Hatha Yoga is the term used for the physical branch of yoga that leads one to the fruits of the practise, namely Raja Yoga. The word Hatha is a construct of the words "ha" (meaning sun/masculine energy) and "tha" (moon/feminine principal), both of which inhabit ones body. "When the light of the sun and moon comes into contact with objects, shadows are created" *
Hence, the result of Shadow yoga (Chaya Yoga) is the dissolution of these shadows, or obstructions. Thus, Shadow Yoga is purely a synonym of Hatha Yoga. It was developed by Zhander (Shandor) Remete after many decades of dedicated research and experience, not only in the field of non-commercial Hatha Yoga but also in the ancient martial arts and traditional Indian dance. This system promotes an understanding of the primary principles of movement through the application of marmasthana (the vital energetic points in the body), the system of pranic winds known as vayus and the nadi, or the subtle "corridors" the vayu traverses. If a student has a wilful desire to do the seemingly more elaborate aspects of a practise, without first being grounded in the foundations of the system one is learning, it exposes them to potential cycles of injury, confusion and the prospect of one day having to back track and undo.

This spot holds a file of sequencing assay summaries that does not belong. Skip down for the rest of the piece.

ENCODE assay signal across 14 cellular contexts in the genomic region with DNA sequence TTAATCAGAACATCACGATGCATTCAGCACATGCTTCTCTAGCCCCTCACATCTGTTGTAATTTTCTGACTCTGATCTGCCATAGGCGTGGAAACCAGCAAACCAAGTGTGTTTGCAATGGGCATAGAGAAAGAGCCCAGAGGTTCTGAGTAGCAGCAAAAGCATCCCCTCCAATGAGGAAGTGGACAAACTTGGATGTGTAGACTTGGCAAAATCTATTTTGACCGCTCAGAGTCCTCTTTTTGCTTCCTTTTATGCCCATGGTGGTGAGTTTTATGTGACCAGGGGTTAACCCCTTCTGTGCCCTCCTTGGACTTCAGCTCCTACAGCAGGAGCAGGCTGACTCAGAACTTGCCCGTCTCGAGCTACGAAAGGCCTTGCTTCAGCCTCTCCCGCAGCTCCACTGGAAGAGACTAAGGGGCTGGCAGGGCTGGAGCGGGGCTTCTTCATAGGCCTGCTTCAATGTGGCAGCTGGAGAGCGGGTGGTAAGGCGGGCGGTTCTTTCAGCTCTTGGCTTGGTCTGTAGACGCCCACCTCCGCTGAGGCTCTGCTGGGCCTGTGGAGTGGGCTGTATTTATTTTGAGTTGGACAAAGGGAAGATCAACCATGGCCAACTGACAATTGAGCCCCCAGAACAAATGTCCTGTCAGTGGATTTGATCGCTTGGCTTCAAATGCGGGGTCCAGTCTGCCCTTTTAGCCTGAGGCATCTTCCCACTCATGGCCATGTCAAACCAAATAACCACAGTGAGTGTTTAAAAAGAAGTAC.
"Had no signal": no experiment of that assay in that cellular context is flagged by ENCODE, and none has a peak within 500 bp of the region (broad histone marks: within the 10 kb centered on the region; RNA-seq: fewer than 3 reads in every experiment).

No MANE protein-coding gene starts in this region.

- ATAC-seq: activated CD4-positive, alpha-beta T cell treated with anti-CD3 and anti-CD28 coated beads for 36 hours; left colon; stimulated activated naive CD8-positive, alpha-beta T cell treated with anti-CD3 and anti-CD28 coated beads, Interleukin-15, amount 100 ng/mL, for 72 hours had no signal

Hatha Yoga, as with any discipline, cannot and should not be rushed.
Therefore, the Shadow System of Hatha Yoga utilises the preparation work found in the traditional martial, dance and yoga disciplines. It uses simple joint work (calanas) to release excess stiffness and first engage ones attention on the natural, inherent movements of the body. The student is then gradually taught one of three preludes.
These sequences each develop slightly different aspects of the practise and within these preludes lays the ground work for the appropriate asana, suited to the individual. Uddiyana bandha (abdominal "conditioning") is used to stimulate the inner "fire" or agni, tone the organic structure and develop a clearer sense of centre.